Luxi: Were there any real "cock fights" between local bands over who was going to the king of the hill in this or that territory or anything like that?
John: Ha ha ha ha...!!! We were so young and we were very egocentric so our main focus was on Fantom Warior and how we could be the best band possible. We rarely thought about other bands in the area and didn't have time to initiate drama. However, like any band, if we were on the same bill as another local group we would do our best to make sure we were a little better than they were. What we lacked in musicianship we made up for with our energy and creativity.
Luxi: It must have felt good to see the Morbid Invasion demo covered in such high quality magazines as the UK's Metal Forces and Denmark's Blackthorn back in the day, with both magazines giving pretty darn flattering reviews...
John: We were given high reviews by every magazine, as I remember. We were happy to see that so many people enjoyed what we had created. The magazines were great because they enable us to reach more Metal fans! Now that we are back as a band our true fans have an opportunity to see us whereas in the past they may not have. We have been getting a lot of respect from true Metal fans. We have been called the best reunited underground Thrash Metal band to come back onto the scene. We give 100% when we play live and the fans know it and respect it.
Luxi: As things progressed, soon the Fantom Warior camp was getting ready to enter the studio to record the band's debut album, Fantasy or Reality, which was released in 1987. What memories do you have from the sessions at Merlin Recording Studios?
John: It was an experience that was different from the demo. On the demo we did it live, as I remember, whereas on the album everything was tracked separately. It was done much more professionally.
Luxi: Why did you end up releasing Fantasy or Reality on your own label Token Records instead of shopping it around to the labels of the day? Did this have anything to do with how young you all were at that time and maybe not really knowing how the music business worked?
John: We played music because we liked to play music. We never gave a shit about getting signed to a label or making money back then. Keith, my guitarist, had a cousin that created the label. He is now working for a major label. We kept it in the family and have no regrets. The important thing for us as a band is to create the music we choose. It's important to maintain one's own creativity, which can be difficult when signed to a major label because he who pays the piper calls the tune.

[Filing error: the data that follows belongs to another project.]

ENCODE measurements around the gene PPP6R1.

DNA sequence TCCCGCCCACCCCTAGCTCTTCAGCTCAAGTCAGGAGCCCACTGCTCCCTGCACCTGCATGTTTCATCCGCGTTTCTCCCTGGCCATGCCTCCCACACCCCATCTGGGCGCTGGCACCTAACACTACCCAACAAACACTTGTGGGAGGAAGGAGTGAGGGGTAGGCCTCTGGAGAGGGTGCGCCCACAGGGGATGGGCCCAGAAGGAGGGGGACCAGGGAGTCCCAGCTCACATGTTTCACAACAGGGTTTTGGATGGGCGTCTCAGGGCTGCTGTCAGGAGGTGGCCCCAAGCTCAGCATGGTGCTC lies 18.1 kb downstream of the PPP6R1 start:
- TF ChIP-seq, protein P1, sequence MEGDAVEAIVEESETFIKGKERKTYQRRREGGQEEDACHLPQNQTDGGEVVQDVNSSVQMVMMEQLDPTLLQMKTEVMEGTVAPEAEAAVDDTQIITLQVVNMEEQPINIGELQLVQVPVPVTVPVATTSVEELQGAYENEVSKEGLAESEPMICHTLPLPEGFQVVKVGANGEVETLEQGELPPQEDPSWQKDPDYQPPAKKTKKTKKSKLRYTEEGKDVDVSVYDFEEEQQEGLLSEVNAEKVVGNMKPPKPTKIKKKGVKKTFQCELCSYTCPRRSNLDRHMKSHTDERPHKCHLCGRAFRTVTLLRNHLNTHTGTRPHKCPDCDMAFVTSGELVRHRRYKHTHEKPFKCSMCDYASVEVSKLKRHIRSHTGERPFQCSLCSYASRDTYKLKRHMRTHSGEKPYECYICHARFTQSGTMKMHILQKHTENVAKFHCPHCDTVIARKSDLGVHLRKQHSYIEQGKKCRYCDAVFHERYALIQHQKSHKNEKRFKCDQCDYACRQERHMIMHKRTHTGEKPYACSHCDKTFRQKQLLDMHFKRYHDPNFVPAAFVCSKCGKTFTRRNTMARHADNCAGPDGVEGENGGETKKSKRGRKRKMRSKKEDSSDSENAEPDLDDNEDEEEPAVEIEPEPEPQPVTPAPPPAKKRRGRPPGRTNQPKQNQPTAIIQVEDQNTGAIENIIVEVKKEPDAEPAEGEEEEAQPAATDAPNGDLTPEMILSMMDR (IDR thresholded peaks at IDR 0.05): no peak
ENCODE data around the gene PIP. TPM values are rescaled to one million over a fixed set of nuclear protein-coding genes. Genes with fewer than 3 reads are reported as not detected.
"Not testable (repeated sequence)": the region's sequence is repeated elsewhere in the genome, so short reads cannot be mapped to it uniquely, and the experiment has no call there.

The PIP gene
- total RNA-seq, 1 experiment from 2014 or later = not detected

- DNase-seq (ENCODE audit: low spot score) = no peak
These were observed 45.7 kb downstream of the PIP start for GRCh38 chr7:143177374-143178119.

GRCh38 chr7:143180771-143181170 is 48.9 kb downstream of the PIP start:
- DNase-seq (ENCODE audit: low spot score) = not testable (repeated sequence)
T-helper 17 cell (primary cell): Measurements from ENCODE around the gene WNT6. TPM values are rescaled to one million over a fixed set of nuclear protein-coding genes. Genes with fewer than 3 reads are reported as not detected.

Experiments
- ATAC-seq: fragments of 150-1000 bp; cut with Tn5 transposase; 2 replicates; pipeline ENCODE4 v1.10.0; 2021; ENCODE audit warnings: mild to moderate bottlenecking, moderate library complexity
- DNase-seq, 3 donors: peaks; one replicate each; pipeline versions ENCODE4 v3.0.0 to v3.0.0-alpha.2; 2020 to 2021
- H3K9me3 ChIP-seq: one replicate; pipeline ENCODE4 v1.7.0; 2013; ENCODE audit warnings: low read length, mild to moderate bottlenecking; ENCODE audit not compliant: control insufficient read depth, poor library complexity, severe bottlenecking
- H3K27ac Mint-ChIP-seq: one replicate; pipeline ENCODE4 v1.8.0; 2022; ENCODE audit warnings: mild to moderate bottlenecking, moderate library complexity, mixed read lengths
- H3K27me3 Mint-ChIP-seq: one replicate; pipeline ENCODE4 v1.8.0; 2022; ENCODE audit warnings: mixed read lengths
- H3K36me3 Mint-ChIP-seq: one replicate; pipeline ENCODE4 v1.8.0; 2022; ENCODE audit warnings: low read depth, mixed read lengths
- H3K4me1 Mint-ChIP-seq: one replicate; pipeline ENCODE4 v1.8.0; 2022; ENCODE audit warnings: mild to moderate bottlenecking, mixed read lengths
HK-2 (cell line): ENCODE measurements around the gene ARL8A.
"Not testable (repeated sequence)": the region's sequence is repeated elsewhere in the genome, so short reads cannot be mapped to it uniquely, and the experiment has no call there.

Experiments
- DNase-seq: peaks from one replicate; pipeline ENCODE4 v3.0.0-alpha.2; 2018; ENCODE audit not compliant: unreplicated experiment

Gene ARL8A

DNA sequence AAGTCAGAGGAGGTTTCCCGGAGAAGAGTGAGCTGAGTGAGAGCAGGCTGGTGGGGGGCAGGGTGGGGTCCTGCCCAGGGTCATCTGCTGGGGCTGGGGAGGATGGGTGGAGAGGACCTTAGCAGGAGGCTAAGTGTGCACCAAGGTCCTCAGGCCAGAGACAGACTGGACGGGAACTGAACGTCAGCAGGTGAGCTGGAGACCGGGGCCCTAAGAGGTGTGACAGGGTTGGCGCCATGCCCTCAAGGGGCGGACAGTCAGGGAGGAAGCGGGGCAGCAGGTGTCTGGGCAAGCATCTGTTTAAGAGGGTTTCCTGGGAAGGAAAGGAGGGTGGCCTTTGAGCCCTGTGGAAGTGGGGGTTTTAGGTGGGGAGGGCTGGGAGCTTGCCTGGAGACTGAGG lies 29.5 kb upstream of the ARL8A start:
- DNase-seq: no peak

Luxi: When Fantasy or Reality came out it was also very well received among underground Metal fans, just like the band's demo. Fantom Warior had taken an important step and was no longer just a "demo" band. With an actual album out did you see Fantom Warior gaining even more acceptance from the underground Metal?
John: We were blessed. We received nothing but full support from all that we came in contact with except shady club owners and promoters that often didn't fulfill their promises. That wasn't much of a major issue.
Luxi: Even though Fantasy or Reality was released on a small label that obviously had quite limited resources, I was very surprised to find it here in Finland back in the day. Do you find it surprising that the album was available for purchase all the way in northern Europe?
John: I know we sent our album to many parts of the world but it still blows my mind to think that it was sitting in a record store in Finland. I would love to hear the story behind that! (The owner of this record store had very good connections back then –Luxi.)
Luxi: Having an album out must have made it easier for you guys to get gigs. Was that the case?
John: We found that word was traveling fast and more and more people were coming to our gigs. I am certain the demo and album had much to do with this. These, coupled with our live show and the spreading of the word done by our true fans, made for many a great gig.
Luxi: Despite Fantom Warior's popularity 25 years ago the story ended way too soon and you disbanded in 1989. I am sure there were many reasons but could you tell us what eventually killed Fantom Warior?
John: As I previously mentioned, partying became a priority, as did other life events. We wanted to try different things and, to be honest with you, disbanding was how it was meant to be, therefore there are no regrets. The great thing is we are back together and actually much better than we were then.
Luxi: Sometime around 2011-2012 you decided to resurrect Fantom Warior. Do you think the time was right because of the Thrash Metal revival going on these days with new and young Thrash Metal bands popping up everywhere like mushrooms after the rain?